Mental health has led the move away from hospital care to home based treatment says guide

Several heads surrounding one head

This guide is an excellent example of developing resources to help learn from good practice. It has been written for all commissioners and providers, but in particular clinical commissioners, and mental health commissioners and practitioners.

Primary care mental health

The first section of the guide gives a comprehensive overview of the state of primary care mental health, looking at:

  • Where mental health care should take place
  • What mental health care is
  • Primary care’s role in prevention and early intervention
  • Managing physical and long term conditions in primary care
  • Commissioning primary care mental health
  • Implementing change in primary care
  • Standards in primary care
Key on a book

The authors have identified ten lessons for commissioners, organised under three key themes

Key lessons for commissioners

Looking at a range of current systems, the authors of the guide recognised that “there are pockets of good practice being performed” but that it is difficult to collate all this information in one place and then apply it. So this is what they tried to do. They have reviewed 108 case studies, international, national, and regional, and from these they have identified ten lessons for commissioners, organised under three key themes:

Theme 1: Community based mental health care

1) Local champions drive forward implementation
2) Effective Health and Wellbeing Boards can be enormously helpful
3) Primary care education and training will enable change
4) Money needs to move with the patient
5) Co-production will deliver ownership by people with mental illness and carers as well as better services

Theme 2: Accessible mental health services

6) The service needs to cover all ages
7) A mosaic of services needs to be provided to wrap around individuals and carers

People with plugs

Co-ordinated mental health care

Theme 3: Co-ordinated mental health care

8) Specialists’ time should be freed to look after people with complex needs and to be available for rapid advice and help for primary care
9) IT enabled communications between primary care and mental health is vital for a fully functioning service
10) Managing long term conditions

With these lessons identified, the authors continue to provide support to commissioners by going through each lesson and listing what needs to be done to achieve each one, and looking at what has worked well, and what commissioners should avoid. For each lesson, the guide refers back to a selection of relevant case studies, taken from the case study directory, compiled by the London Mental Health Strategic Clinical Network. 60 case studies out of the 108 reviewed have been included in the appendix. Information in the directory includes the title, description, location, and contact name and details.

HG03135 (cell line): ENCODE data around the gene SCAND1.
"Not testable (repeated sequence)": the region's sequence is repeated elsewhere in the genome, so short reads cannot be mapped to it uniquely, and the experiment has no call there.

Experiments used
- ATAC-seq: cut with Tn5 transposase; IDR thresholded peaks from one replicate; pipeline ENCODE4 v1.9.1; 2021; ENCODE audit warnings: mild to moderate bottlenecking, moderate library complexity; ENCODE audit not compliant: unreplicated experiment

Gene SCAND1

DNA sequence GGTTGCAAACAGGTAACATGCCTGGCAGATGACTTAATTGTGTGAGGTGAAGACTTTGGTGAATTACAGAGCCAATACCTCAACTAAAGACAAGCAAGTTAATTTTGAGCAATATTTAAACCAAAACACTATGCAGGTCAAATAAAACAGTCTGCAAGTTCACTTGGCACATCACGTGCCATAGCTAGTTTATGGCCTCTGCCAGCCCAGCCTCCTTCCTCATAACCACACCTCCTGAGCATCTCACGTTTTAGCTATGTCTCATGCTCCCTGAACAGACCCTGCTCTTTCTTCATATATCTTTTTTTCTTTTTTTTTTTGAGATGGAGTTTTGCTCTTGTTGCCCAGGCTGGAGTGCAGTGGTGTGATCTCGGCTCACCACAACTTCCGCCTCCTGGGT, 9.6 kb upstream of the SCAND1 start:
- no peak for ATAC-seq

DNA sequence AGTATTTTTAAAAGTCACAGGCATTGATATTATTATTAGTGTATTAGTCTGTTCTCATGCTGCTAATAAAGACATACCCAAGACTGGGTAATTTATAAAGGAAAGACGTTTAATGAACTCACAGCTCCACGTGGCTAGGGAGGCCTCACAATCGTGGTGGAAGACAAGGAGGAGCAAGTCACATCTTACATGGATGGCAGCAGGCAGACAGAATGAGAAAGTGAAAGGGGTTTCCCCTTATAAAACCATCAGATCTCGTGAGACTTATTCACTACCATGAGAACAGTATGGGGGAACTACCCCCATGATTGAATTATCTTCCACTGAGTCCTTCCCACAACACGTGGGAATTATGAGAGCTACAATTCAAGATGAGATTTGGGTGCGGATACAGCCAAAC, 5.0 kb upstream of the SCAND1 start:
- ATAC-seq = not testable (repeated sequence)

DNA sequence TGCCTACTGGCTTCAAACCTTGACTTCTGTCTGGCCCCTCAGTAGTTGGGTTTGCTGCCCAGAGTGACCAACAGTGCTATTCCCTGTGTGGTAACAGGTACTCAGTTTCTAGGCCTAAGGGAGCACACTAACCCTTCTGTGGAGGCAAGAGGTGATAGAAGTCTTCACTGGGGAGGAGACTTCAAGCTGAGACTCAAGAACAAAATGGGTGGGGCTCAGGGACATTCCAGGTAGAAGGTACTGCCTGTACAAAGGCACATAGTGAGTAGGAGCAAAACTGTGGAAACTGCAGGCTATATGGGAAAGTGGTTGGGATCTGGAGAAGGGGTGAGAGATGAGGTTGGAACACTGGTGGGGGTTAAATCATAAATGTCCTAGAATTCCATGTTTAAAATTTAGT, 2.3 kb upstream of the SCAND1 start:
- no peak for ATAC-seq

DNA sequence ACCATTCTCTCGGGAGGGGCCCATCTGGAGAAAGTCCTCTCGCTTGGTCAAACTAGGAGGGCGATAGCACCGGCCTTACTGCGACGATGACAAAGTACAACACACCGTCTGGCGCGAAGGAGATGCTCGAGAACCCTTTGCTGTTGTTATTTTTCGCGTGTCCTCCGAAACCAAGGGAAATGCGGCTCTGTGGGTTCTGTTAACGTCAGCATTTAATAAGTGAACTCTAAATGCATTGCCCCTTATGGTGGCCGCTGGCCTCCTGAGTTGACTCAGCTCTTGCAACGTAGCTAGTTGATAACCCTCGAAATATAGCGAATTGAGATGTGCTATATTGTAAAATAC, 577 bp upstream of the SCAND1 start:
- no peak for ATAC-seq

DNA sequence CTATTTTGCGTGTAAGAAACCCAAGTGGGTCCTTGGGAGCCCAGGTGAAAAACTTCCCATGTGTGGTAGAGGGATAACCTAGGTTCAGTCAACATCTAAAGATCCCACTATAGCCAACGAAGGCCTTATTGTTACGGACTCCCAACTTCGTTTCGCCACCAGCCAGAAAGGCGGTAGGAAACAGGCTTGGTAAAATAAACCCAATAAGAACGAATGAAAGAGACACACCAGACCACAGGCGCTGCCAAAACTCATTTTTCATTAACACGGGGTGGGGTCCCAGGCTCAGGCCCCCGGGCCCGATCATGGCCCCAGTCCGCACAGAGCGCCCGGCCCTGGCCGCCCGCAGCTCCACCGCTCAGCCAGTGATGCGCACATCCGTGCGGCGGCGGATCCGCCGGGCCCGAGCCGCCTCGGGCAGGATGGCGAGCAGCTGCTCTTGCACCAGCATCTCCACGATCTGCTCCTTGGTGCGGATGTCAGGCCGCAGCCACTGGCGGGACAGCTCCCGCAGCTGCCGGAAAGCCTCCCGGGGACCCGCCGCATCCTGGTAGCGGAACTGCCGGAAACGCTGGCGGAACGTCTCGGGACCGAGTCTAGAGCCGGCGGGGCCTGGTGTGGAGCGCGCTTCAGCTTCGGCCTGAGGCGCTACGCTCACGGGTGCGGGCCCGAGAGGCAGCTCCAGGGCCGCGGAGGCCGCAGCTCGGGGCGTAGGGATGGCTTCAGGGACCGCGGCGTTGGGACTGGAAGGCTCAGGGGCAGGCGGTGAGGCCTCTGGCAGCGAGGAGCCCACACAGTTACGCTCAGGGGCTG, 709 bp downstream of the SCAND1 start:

Troubled young man sitting on the pavement

A mosaic of services needs to be provided to wrap around individuals and carers


This is a really useful resource providing the evidence base together with practical examples from all over. The directory of case studies provides tags for each case study, so if you are looking for a particular topic, it is easy just to search the tags and find relevant case studies for your work. The directory only contains a brief description of each case study, so if you need more information, the contact details of each project lead ones that are the greatest priority for your population group and then see the lessons that could be applied to improve primary care mental health commissioning in your area. Work together with your teams and stakeholders to identify your priorities and see how you can improve your commissioning activities.


A commissioner’s guide to primary care mental health (PDF)
Strategic Clinical Networks NHS England (London Region)
July 2014

Related documents

Closing the gap: priorities for essential change in mental health (PDF)
Department of Health
January 2014

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Caroline De Brún

Caroline De Brún

Caroline has been a medical librarian in a variety of NHS and academic roles since 1999, working in academic, primary and secondary care settings, service improvement, knowledge management, and on several high profile national projects. She has a PhD in Computing and currently develops resources to support evidence-based cost and quality, including QIPP @lert, a blog highlighting key reports from health care and other sectors related to service improvement and QIPP (Quality, Innovation, Productivity, Prevention). She also delivers training and resources to support evidence identification and appraisal for cost, quality, service improvement, and leadership. She is co-author of the Searching Skills Toolkit, which aims to support health professionals' searching for best quality clinical and non-clinical evidence. Her research interests are health management, commissioning, public health, consumer health information literacy, and knowledge management. She currently works as a Knowledge and Evidence Specialist for Public Health England, and works on the Commissioning Elf in her spare time.

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